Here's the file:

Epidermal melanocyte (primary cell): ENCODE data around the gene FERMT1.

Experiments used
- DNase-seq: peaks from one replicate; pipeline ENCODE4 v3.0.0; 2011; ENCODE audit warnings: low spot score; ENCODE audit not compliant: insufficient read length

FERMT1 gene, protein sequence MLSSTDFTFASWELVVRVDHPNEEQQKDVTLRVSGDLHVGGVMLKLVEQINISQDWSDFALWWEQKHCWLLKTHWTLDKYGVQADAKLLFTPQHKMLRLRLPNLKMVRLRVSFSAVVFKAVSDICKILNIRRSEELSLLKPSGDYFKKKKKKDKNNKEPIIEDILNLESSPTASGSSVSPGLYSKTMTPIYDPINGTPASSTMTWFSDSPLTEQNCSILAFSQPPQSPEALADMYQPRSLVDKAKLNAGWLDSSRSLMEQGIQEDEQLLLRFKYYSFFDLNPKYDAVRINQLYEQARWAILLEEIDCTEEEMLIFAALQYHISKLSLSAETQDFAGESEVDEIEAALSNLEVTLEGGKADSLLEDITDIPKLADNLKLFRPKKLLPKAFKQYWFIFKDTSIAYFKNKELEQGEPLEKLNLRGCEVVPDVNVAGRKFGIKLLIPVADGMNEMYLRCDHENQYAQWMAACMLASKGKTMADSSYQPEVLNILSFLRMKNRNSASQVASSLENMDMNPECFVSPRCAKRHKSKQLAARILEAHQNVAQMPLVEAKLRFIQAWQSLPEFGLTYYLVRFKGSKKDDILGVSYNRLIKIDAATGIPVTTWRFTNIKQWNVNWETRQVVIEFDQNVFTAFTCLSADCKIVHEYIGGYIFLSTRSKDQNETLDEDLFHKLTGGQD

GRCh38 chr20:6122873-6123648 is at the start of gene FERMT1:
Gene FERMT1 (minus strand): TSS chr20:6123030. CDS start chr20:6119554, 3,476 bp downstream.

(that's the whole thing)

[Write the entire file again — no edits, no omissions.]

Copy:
Epidermal melanocyte (primary cell): ENCODE data around the gene FERMT1.

Experiments used
- DNase-seq: peaks from one replicate; pipeline ENCODE4 v3.0.0; 2011; ENCODE audit warnings: low spot score; ENCODE audit not compliant: insufficient read length

FERMT1 gene, protein sequence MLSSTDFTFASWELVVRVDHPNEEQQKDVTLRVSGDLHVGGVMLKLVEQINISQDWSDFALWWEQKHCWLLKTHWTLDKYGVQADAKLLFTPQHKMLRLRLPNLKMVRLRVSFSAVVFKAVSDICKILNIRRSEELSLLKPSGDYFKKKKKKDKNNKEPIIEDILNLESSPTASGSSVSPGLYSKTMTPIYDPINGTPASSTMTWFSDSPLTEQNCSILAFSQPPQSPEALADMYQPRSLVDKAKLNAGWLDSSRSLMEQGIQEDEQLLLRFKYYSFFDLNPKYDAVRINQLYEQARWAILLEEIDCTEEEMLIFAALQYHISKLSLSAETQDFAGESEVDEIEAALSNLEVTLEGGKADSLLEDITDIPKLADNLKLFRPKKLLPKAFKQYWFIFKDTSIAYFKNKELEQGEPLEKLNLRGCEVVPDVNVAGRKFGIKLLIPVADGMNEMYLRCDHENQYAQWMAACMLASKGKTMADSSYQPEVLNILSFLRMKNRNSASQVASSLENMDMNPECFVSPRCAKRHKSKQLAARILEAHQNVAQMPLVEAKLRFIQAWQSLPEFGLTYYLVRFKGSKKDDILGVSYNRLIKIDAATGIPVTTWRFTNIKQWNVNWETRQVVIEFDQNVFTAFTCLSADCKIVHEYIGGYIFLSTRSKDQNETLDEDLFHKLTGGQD

GRCh38 chr20:6122873-6123648 is at the start of gene FERMT1:
Gene FERMT1 (minus strand): TSS chr20:6123030. CDS start chr20:6119554, 3,476 bp downstream.